IRAQ - Massive US Deployment Or Rapid Retreat.
To resolve this dilemma, leading US think-tanks and policymakers are devising a new US strategy. The Counterinsurgency Strategy (COIN) is contained in a February 2006 paper, "A Switch in Time: A New Strategy for America in Iraq", published by the Saban Centre for Middle East Policy at the Brookings Institution. This was the first in a series of papers for the Iraq Strategy Project, whose director of research is Kenneth Pollack, author of a best-selling 2002 book on how the US must deal with Saddam Hussein's Iraq, titled "The Threatening Storm".
In several articles summarising the paper, Pollack claimed that if the US wanted to recover its reputation in the Middle East, it had to reorient its foreign policy in Iraq immediately. The short-term objective of COIN is to protect the Iraqi people rather than terminate the insurgency. The long-term goal is to refocus military efforts to provide security in key areas, particular urban agglomerations like Baghdad and Mosul, which would expand gradually - like stains of oil on water - until all of Iraq is secured.
Despite historical references to European imperial tactics in the Arab-Muslim world, the current insights of US policy makers and analysts are based on the protracted debacle in Vietnam. In one piece, Pollack quoted a passage from a 1989 book, "Lost Victory", by James McCargar and William Colby, the former Director of the CIA during the infamous Operation Phoenix in Vietnam. In a passage, they hail Marshal Hubert Lyautey, considered the greatest of French colonial administrators, for his "ink spot" policy in Morocco, whereby urban centres were consolidated and territory secured, gradually spreading like a blot of ink on paper. Andrew Krepinevich rehashed the ink spot theory in his article, "How to Win in Iraq", in the September-October 2005 issue of Foreign Affairs. There, he referred to the policies of Sir Gerald Templer, who headed British efforts to quell the Malayan insurgency during the 1950s.
"While the US military operations take the form of oil-spot campaign", Krepinevich argued, "political efforts should aim to strike a grand bargain with the Iraqi people". Reapplied to Iraq, the ink spot has become an oil spot, and the grand bargain for the US is now to convince the Iraqi people that the occupation is for their own good.
In Vietnam, the US established a civil-military structure called the Civil Operations and Revolutionary Development Support (CORDS), entailing "pacification" of the population and the neutralisation of the insurgency. Under CORDS, the CIA launched Operation Phoenix in 1967, supposedly to eradicate the Communist Viet Cong Infrastructure (VCI). In 1969, a US State Department report set a quota of 1,800 VCI members who were to be neutralised every month. William Colby testified in May 1971 that, to fulfill this monthly quota, over 20,000 Vietnamese had been killed. To carry out its sordid strategy, the CIA built hundreds of Province Interrogation Centres across South Vietnam and "pacified" enemy prisoners by transferring them to Con Son Island.
"A Switch in Time" suggests implementing a system of biometric identification cards to control the movement of Iraqis. This suggests a civilian-military policy synergy with Israel, which is well-known for the colour co-ordinated ID cards issued to Palestinians residing inside or outside Jerusalem.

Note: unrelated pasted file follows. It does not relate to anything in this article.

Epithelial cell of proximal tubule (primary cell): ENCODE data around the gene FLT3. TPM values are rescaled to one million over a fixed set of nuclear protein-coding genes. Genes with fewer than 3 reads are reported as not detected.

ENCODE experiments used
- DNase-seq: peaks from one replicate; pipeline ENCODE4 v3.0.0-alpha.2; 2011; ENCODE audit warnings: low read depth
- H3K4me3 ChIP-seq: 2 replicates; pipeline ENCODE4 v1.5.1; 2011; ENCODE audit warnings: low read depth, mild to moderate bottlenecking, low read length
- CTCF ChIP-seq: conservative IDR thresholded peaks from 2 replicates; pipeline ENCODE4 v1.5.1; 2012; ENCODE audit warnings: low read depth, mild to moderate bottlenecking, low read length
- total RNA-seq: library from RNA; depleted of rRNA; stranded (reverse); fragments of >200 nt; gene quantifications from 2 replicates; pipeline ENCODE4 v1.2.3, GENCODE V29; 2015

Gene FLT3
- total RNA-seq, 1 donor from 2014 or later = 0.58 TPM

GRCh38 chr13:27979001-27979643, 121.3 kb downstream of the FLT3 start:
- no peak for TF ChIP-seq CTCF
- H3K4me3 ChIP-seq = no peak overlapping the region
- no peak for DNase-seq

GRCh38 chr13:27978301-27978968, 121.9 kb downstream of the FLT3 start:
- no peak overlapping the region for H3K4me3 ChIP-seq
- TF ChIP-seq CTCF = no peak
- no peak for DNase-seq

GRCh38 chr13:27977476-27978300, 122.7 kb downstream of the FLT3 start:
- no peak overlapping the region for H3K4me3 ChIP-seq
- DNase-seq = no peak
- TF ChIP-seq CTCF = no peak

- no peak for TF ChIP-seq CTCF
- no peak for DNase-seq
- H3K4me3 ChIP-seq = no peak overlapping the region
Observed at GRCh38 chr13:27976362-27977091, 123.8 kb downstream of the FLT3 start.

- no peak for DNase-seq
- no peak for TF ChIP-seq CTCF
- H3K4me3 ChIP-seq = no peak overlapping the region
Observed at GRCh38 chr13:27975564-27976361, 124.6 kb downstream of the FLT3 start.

The ID card policy was used during the siege of Falluja in 2004. The sudden shift to a Vietnam-like "tactical defence in a strategic offensive" would seek to lower the risk to US troops, but would not prevent the US from using phosphorus bombs.
The US Army and Marine Corps would be deployed to protect the Iraqi population, while neutralising the enemy on Special Forces missions elsewhere. At first glance, an attractive facet of the plan is the gradual reduction of US troops in Iraq. The goal is to embed US soldiers in the Iraqi armed forces and police, so that with time increasingly fewer US troops are needed, until none remain.
The flipside is the augmentation of Army Special Forces, as proposed by Defence Secretary Donald Rumsfeld in the Pentagon's Quadrennial Defence Review Report released in February. Robert Kaplan has noted that for the first time the Special Operations Command is acquiring a Marine Corps detachment. These Special Forces are incorporated in small numbers within foreign troop contingents to carry out select combat missions. This process, Kaplan claims, is already bearing fruit in the Horn of Africa.
The recent resurgence of violence between the Alliance for the Restoration of Peace and Counter-Terrorism against the so-called Islamic court militia in Somalia may well be the most blatant example of this new US covert military action. The purpose of this is, in theory, to pre-empt and thus prevent conflicts from spreading, rather than creating new wars.
However, the broader US foreign policy, propounded by the Quadrennial Defence Review, envisions not only new wars, but a predictable prolongation of the "global war on terror". The post-Cold War US defence reviews therefore maintain a continuity of total deterrence to any possible global foe, including China.
In Iraq and the Middle East, the inability to rout the enemy with conventional warfare is altering US military tactics. The proposed re-orientation would supposedly allow for a gradual decrease of American troops in Iraq, but this does not mean a more rapid withdrawal from the Middle East. On the contrary, the most tantalising parallel to Vietnam is that a decade, at least, will be needed by "a nation engaged in what will be a long war", to successfully implement its counter-insurgency strategy.
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|Publication:||APS Diplomat Operations in Oil Diplomacy|
|Date:||Apr 17, 2006|
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